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BACKGROUND AND OBJECTIVE: To be useful, results from health-related quality of life (HRQoL) measures must be interpretable. The objective of this article is to examine statistical (distributional) approaches to interpretability. The standard error of measurement (SEM) and the standard error of the difference (S(diff)) are used in data on individuals with Parkinson's disease to calculate the minimum change scores required to be statistically meaningful for each dimension of an instrument to assess HRQoL in Parkinson's disease, the PDQ-39. METHODS: Data was collected from both a community and a clinic study; in both studies the PDQ-39 was administered at baseline and follow-up. RESULTS: The patterns of SEMs and S(diff)s were similar both across time periods and between samples, for all dimensions except Social Support. CONCLUSIONS: The results suggest that, for example, six points change on a 0-100 transformed scoring of the Mobility dimension may be considered on distributional grounds a minimum meaningful change. The demonstrated consistency across occasions and types of sample of SEMs and S(diff) for the majority of the dimensions of the PDQ-39, is evidence of the theoretically claimed advantage of this measure of sample independence, and supports use of this distributional approach to minimum meaningful change.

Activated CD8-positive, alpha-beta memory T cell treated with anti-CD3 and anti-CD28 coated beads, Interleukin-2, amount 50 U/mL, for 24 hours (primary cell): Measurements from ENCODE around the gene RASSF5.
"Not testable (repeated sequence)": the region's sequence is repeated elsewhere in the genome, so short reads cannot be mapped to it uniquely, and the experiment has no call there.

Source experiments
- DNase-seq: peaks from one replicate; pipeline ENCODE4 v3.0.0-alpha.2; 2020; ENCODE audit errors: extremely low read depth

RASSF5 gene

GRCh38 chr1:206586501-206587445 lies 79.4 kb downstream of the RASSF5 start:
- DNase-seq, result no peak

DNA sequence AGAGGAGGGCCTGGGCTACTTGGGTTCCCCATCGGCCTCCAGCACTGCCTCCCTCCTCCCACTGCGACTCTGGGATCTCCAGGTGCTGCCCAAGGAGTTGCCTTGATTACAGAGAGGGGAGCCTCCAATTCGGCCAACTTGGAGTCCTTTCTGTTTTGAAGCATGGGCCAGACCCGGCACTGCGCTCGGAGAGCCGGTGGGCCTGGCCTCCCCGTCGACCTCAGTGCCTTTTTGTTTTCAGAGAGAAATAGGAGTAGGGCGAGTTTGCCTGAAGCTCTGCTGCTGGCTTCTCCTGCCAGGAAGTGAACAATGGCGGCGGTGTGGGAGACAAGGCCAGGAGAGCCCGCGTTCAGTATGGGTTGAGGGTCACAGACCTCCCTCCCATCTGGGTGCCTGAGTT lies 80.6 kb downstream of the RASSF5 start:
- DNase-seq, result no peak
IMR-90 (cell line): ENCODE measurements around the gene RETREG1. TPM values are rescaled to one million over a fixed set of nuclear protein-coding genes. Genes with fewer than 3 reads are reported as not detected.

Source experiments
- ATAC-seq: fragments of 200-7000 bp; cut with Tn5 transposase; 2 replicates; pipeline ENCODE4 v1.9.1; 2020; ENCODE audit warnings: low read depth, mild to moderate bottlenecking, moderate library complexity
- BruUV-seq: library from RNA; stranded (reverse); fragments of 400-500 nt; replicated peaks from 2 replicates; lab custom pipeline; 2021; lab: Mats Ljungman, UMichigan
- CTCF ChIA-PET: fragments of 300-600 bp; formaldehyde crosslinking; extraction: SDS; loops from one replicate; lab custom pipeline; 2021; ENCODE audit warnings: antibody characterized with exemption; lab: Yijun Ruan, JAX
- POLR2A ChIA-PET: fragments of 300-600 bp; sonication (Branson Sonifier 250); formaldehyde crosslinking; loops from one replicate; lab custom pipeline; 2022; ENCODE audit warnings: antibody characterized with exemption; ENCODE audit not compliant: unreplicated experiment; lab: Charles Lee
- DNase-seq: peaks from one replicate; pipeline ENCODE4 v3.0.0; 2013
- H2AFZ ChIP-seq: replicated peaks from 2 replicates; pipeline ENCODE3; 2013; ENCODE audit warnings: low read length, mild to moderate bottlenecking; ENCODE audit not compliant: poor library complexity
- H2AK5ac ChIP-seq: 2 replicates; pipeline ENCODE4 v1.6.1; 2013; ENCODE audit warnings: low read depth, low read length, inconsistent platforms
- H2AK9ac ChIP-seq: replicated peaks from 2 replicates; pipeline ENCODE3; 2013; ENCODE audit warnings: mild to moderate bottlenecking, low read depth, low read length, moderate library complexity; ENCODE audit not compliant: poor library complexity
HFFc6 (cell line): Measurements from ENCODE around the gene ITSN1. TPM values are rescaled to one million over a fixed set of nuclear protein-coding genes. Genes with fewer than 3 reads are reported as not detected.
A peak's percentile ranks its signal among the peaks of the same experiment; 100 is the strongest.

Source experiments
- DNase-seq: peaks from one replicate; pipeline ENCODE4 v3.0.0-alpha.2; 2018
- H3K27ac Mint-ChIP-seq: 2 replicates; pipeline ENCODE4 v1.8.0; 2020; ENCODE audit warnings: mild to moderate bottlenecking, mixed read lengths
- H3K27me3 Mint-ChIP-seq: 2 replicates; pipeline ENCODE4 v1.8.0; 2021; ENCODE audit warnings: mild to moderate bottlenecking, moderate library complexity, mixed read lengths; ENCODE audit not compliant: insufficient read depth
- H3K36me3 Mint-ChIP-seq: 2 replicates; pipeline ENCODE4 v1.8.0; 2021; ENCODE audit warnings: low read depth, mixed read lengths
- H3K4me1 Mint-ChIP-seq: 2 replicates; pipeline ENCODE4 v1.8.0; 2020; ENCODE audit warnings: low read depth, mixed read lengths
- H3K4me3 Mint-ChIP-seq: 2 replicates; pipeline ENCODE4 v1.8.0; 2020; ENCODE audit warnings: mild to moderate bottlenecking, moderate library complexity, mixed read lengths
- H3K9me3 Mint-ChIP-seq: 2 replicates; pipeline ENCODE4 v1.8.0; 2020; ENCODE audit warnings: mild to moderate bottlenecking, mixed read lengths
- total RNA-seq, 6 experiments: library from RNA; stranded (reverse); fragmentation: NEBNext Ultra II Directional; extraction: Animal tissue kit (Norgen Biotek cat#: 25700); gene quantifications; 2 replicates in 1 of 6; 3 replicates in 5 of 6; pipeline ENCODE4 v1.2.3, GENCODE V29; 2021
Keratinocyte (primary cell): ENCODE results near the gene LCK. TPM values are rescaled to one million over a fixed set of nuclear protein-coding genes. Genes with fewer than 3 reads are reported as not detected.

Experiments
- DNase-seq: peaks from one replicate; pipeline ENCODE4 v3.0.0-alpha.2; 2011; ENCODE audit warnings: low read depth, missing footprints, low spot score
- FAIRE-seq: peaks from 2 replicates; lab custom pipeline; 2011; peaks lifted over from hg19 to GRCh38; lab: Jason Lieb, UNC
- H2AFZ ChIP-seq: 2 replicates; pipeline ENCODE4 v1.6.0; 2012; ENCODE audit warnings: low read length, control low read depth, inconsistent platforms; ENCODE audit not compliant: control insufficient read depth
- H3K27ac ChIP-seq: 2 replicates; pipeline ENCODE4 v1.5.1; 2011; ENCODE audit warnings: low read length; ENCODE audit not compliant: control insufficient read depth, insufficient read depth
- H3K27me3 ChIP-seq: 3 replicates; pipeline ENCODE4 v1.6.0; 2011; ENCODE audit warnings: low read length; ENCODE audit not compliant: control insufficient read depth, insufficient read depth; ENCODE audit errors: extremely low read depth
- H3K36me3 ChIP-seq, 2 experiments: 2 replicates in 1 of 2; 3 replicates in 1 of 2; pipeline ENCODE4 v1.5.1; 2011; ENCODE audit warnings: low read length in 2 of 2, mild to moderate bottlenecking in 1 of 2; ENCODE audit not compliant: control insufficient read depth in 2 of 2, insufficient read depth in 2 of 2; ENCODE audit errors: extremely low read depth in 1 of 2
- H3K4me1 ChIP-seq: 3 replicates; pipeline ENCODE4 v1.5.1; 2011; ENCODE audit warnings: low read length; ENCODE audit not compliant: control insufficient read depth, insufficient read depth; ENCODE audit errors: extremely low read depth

Original publication




Journal article


J Clin Epidemiol

Publication Date





40 - 44


Adult, Aged, Aged, 80 and over, Data Collection, Data Interpretation, Statistical, Female, Health Status, Humans, Male, Middle Aged, Parkinson Disease, Quality of Life, Social Support, Surveys and Questionnaires